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Herpes Viruses


									Influenza Virus
Gus Kousoulas, Ph.D.

                  Common Properties
                    myxo- mucous tropic

•   orthomyxovirus = influenza

•    (-) polarity ssRNA
•    enveloped viruses
•    encapsidates RNA polymerase
•    causes worldwide disease
•    responsible for > 10% work/school absence
•    acute infections and diseases
•    known since 1500’s
        Orthomyxovirus: classification

Three types

•  Influenza A - highly variable
  - infects humans, birds, pigs, horses, seals
  - most prevalent human virus
  - cause of most human epidemics
• Influenza B - infects only animals
• Influenza C - infects human and swine
    - antigenic stable, only mild illness
                       Avian Influenza
•   Avian influenza is an infectious disease of birds caused by type A strains of
    the influenza virus.

•   Infection causes a wide spectrum of symptoms in birds, ranging from mild
    illness to a highly contagious and rapidly fatal disease resulting in severe
    epidemics. The latter is known as “highly pathogenic avian influenza”. This
    form is characterized by sudden onset, severe illness, and rapid death, with a
    mortality that can approach 100%.

•   To date, all outbreaks of the highly pathogenic form have been caused by
    influenza A viruses of subtypes H5 and H7.

•   Avian influenza viruses do not normally infect species other than birds and
    pigs. The first documented infection of humans with an avian influenza virus
    occurred in Hong Kong in 1997, when the H5N1 strain caused severe
    respiratory disease in 18 humans, of whom 6 died.
                      Avian Influenza

•   An outbreak of highly pathogenic H7N7 avian influenza, which began
    in the Netherlands in February 2003, caused the death of one
    veterinarian two months later, and mild illness in 83 other humans.

•   In January 2004, laboratory tests confirmed the presence of H5N1
    avian influenza virus in human cases of severe respiratory disease in
    the northern part of Viet Nam.

•   Recently, virulent asian influenza strains were detected in dead
    chickens and specimens of young patients that died from influenza-
    related complications (Turkey).

•   Based on historical patterns, influenza pandemics can be expected to
    occur, on average, three to four times each century when new virus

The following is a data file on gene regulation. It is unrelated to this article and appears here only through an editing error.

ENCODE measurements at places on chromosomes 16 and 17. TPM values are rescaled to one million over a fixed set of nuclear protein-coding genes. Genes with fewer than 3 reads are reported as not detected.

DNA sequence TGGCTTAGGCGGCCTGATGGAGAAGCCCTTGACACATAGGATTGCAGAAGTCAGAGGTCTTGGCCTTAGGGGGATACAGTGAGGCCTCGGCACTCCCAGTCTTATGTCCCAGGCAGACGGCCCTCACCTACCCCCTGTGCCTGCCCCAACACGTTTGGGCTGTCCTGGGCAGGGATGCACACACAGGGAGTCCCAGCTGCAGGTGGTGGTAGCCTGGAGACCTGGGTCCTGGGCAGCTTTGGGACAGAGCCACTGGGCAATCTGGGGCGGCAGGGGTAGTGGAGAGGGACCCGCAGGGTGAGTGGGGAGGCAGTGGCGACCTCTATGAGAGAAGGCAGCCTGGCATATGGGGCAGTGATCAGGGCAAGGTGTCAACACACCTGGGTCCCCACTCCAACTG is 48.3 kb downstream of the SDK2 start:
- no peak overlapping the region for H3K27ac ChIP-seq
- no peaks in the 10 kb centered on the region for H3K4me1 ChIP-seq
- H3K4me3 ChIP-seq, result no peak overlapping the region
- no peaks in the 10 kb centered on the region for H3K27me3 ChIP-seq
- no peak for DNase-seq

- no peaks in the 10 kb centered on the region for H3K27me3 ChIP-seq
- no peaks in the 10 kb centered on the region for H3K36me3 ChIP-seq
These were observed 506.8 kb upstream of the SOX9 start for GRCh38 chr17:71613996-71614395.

subtypes emerge and are readily transmitted from person to person.
    In the 20th century, the great influenza pandemic of 1918–1919,
    which caused an estimated 40 to 50 million deaths worldwide, was
    followed by pandemics in 1957–1958 and 1968–1969.
                      Diagram of influenza virus

Genome- segmented RNA

Capsid- nucleoprotein

Nucleocapsid- helical

Matrix proteins- 1, 2


Glycoproteins- NA, HA

Structural proteins

Non-structural proteins
    Structure: viral components

• Hemagglutinin (HA) *
   - HA0 cleaved to become HA1, HA2
   - Naturally occurs as trimer
   - Sialic acid is cellular receptor
   - Responsible for membrane fusion
• Neuraminidase (NA)*
   - naturally occurs as tetramer
   - cleaves sialic acid at exit/egress
         Orthomyxovirus: Classification

• How to name an influenza virus?

 Type ABC/ City/ strain #/ year isolated/glycoproteins
                 HA(1-14)             NA (1-9)
        e.g. A/ HongKong/ 03/ 1968/ H3N2

• Worldwide epidemics = pandemics
   - 1918-19 influenza pandemic caused 20 million deaths
   - 1947, 1957 (Asian flu); 1968, 1977, 1987
 Portal of
 Entry of

Inhalation of
       Influenza virus genetic variation
  Antigenic drift
  . point mutations in RNA encoding HA or NA
  . results in new antigenic sites
  . occurs frequently- yearly changes
  . no correction for errors made by viral RNA polymerase
  . allows virus to avoid mucosal IgA antibodies

  Antigenic shift
. reassortment when two influenza strains infect the same cell
  e.g. avian and human virus infect same cell
. cause of periodic new influenza epidemics
. completely new set of HA and NA can be in progeny virus
. pandemics occurs typically every 10-14 years
Influenza virus variation


    Impact of Influenza Pandemics
• 1918-19 Spanish Flu (H1N1)
     • 20 to 40 million deaths worldwide
     • At least 550,000 US deaths (only 80% of
       pop. included in vital statistics data)
• 1957-58 Asian Flu (H2N2)
     • ~70,000 US deaths
• 1968-69 Hong Kong Flu (H3N2)
     • ~34,000 US deaths
• Current interpandemic influenza
     • ~36,000 US deaths
     • >200,000 hospitalizations
• "Bird Flu" Similar to Deadly 1918 Flu, Gene Study Finds
• Brian Handwerk
  for National Geographic News

• October 5, 2005
• Scientists have reconstructed the genetic code of the deadly
  1918 "Spanish flu," which swept the globe and killed an
  estimated 20 to 40 million people. Among their findings: The
  1918 virus strain developed in birds and was similar to the
  "bird flu" that today has spurred fears of another worldwide
        Influenza control and prevention
Yearly vaccine available- inactivated virus
 . ~70% protective for a given year
Current vaccine made in chicken embryo
        . cocktail of circulating human strains from previous
        . purify and formalin inactivate virus
        . each dose =10 billion virus particles
        . takes time to prepare
        . given in one dose before flu season
New vaccine options
 . HA and NA subunit (~15 μg of HA)
 . “cold adapted” live attenuated virus (Flu-Mist)
        (UM SPH Dr. Masaab), FDA approved
     Influenza control and prevention

• Who should receive vaccine?
   – Health care workers
   – High risk individuals
     . elderly > 65 years
     . people with underlying diseases
       (chronic lung disease, asthma,
       diabetes, heart disease)

   Current conventional vaccines will not
    protect against avian virulent strains!!!

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